No More Plaxo, Please

Monday Sep 13th 2004 by Joshua Greenbaum
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Online contact management service provider Plaxo is building one of the most valuable marketing databases in the world. But Enterprise Advisor columnist Josh Greenbaum wonders if it may come at a cost -- to you.

I have to admit, the threshold on my hype-meter is tuned very low these days (don't even get me started on Google), which means I'm more hard-boiled than most when looking at the business value of so-called free Internet services.

So when it comes to Plaxo and its "free" on-line contact management service, I'm hearing a loud warning signal that's hard to ignore: This appears to be a company with no visible strategy for making real money any time soon.

The reason the hype-meter is ringing is the value of what Plaxo is collecting -- a who's who of contact information that is maintained with the up-to-the-minute precision that only an automated on-line service can provide. In a world where high-precision marketing places an extremely high value on extremely accurate information, Plaxo is building one of the most valuable marketing databases in the world.

And it's not just simple contact information that Plaxo is storing: If you give them permission, Plaxo will also manage your calendar, tasks and notes. Which just about covers everything a marketer could ever dream of knowing about you.

To their credit, Plaxo's privacy and security policy looks like they have it all covered. Everyone who opts in to Plaxo is in charge of how their information is used, not Plaxo. There will be no giving away or selling of any of the information to any third party, and, other than its use by Plaxo for understanding usage patterns and upsell opportunities, the user is in total control.

Importantly, this policy will never change -- until, of course, Plaxo changes it. At which point everyone will be notified and given the opportunity to opt out of the new usage agreement and, by inference, opt of out Plaxo entirely.

No Choice for Non-Members

The problem I have with this scenario is that the people who aren't members of Plaxo and whose contact information is being kept in Plaxo won't have a choice when -- I mean if -- Plaxo radically changes its policy or the company changes hands.

Let's assume that I'm not a Plaxo user, and my contact info is in Plaxo because I answered one of the many requests from Plaxo users -- Plaxo calls them members -- who know me. Then someone buys Plaxo. As promised, Plaxo sends out a change of status notice and offers customers the chance to delete their data from the Plaxo system.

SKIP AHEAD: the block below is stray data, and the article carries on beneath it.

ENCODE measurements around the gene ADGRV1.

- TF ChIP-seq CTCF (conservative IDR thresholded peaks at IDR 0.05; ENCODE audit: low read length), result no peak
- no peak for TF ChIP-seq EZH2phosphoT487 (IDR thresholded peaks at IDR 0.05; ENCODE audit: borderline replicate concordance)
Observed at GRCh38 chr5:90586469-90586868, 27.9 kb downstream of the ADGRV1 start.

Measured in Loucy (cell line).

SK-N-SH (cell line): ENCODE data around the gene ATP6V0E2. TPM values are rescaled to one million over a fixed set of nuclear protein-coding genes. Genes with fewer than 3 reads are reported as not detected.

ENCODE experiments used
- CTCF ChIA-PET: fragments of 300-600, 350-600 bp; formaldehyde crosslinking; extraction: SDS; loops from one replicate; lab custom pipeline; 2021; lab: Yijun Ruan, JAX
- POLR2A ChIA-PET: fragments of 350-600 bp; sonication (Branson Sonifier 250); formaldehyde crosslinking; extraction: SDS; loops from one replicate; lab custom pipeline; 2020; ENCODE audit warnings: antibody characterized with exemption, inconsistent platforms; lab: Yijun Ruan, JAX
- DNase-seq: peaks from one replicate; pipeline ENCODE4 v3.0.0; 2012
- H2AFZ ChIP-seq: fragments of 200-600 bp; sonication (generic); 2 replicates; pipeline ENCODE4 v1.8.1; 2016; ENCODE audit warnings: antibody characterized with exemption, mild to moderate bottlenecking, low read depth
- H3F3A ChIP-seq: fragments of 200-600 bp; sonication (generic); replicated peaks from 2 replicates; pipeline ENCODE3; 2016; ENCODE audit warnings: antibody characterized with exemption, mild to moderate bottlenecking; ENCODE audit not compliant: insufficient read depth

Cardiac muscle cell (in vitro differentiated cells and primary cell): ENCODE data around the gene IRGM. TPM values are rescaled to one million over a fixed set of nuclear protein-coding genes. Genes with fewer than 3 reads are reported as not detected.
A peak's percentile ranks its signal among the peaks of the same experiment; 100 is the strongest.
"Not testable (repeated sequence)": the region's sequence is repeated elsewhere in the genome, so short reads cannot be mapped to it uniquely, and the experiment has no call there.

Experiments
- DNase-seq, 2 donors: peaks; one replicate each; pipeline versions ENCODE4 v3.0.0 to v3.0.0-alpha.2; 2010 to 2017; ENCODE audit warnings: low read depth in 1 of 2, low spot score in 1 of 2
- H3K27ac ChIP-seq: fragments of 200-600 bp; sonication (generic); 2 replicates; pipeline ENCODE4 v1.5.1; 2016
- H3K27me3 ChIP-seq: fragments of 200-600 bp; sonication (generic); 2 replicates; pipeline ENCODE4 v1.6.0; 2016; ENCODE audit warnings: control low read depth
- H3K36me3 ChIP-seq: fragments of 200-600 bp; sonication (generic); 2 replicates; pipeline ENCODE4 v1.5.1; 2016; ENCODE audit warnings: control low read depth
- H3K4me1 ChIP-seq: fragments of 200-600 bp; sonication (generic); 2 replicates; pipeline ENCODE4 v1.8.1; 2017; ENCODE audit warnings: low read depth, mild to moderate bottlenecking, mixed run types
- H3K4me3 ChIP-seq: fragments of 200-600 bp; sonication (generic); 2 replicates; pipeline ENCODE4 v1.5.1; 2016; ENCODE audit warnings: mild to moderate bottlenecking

Good for them, but not necessarily good for me. It only takes one of the dozens of people who have my contact information in Plaxo to approve the unlimited use of this information by the new owners and my contact info is now owned by some third-party company. Along with, one can assume, the voluminous information that Plaxo has regarding usage patterns and user demographics that are not necessarily covered by the privacy agreement.

Bear in mind that, as of this writing, the ticker on the Plaxo web site lists more than 3 million members and almost 900 million contacts. Turns out the non-member data may be the really valuable asset after all. Think that scenario sounds unlikely? Actually, I have a problem with it too. Plaxo could never be sold if its only asset, all that contact data, could just fly away before the sale was complete. In fact, the privacy agreement, if Plaxo sticks to what it is promising, makes the company completely unsellable, as its main asset is the data it collects.

And, therein, fellow contacts, lies the real problem. Plaxo really has no other business model that I can discern beside a sale or a sell-out. Sure, it's selling "premium" services at $20 per user per year, but there's no real revenue stream there to speak of. As far as can be seen, the company's business plan consists of a repeat of the dotcom hype model. Unless they sell the company. But to do so they'd have to renege on the privacy agreement. And why not, it's probably not legally enforceable anyway.

What's the moral of the story? If we've learned one thing from the dotcom bust, it's that there's no such thing as a free lunch, or a free online service. At some point or another, someone has to make money, and that means that someone has to pay. And when it comes to Plaxo, the only way to pay is to sell its most valuable asset: You and your contacts. Once again, when it comes to the Internet, "free," like everything else, has its price.

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